It’s not the walrus operator that is being abused, it’s the
operator. You have:
None if stack[-1].append(innermost:=) else innermost
That use of the walrus operator is perfectly fine! All you are doing is
using the walrus as a way to keep a named reference to an expression you
have just used, which is exactly what the operator was invented for!
(This example is a little unusual only in that the expression being
captured is so simple, a plain old literal
, instead of something
complicated or expensive.)
There are other ways to get the same effect. Who needs a named
# Untested. if this > len(stack): stack[-1].append() # nest the new level stack.append(stack[-1][-1]) # and push it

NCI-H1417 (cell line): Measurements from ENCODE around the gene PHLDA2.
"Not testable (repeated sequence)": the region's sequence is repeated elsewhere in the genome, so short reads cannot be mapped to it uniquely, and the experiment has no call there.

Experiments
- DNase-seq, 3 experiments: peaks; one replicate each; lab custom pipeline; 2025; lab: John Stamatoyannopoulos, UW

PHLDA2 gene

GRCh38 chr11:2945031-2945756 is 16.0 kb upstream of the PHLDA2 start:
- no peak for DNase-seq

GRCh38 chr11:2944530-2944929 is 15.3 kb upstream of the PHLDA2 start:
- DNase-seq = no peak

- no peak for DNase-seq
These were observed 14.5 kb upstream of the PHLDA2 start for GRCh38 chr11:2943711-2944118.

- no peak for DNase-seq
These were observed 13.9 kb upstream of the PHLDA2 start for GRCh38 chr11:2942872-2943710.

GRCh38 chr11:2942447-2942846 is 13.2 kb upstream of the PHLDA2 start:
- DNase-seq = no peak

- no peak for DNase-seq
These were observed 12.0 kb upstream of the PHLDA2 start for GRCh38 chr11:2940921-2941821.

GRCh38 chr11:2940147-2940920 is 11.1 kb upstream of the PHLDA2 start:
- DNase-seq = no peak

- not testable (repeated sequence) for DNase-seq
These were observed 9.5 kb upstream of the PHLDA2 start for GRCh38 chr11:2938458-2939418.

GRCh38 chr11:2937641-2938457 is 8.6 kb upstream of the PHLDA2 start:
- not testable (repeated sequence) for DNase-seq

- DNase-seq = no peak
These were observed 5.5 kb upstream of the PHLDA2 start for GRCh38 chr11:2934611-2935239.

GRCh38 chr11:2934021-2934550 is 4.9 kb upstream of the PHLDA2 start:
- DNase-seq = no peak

Anyway, the walrus is fine. It’s the
if operator that is freaky:
something that never gets used if something that always return False else something
So let’s fix it!
if this > len(stack): stack[-1].append(newlevel:=) stack.append(newlevel)
People who don’t like the walrus operator would prefer to put
newlevel =  in its own statement, and honestly I agree that is
probably better. But using the walrus operator to re-use the same list
is pretty good.
We can even save another line, without using a semicolon:
if this > len(stack): stack[-1].append(newlevel:=) or stack.append(newlevel)
Pretty hackish, but it’s still better than the abuse of the ternary if
I’d give you a hundred hearts if it wasn’t too fawning!
- That’s an astute observation about where the abuse lies.
- When tested, your snippet without newlevel works fine; (as do your last two snippets).
- I learn’t some more with a smile!
Thanks for taking my post in the spirit intended and extending my laugh!
Here’s 99 hearts
P.S. “…abusing if statement” is a much less comedic title.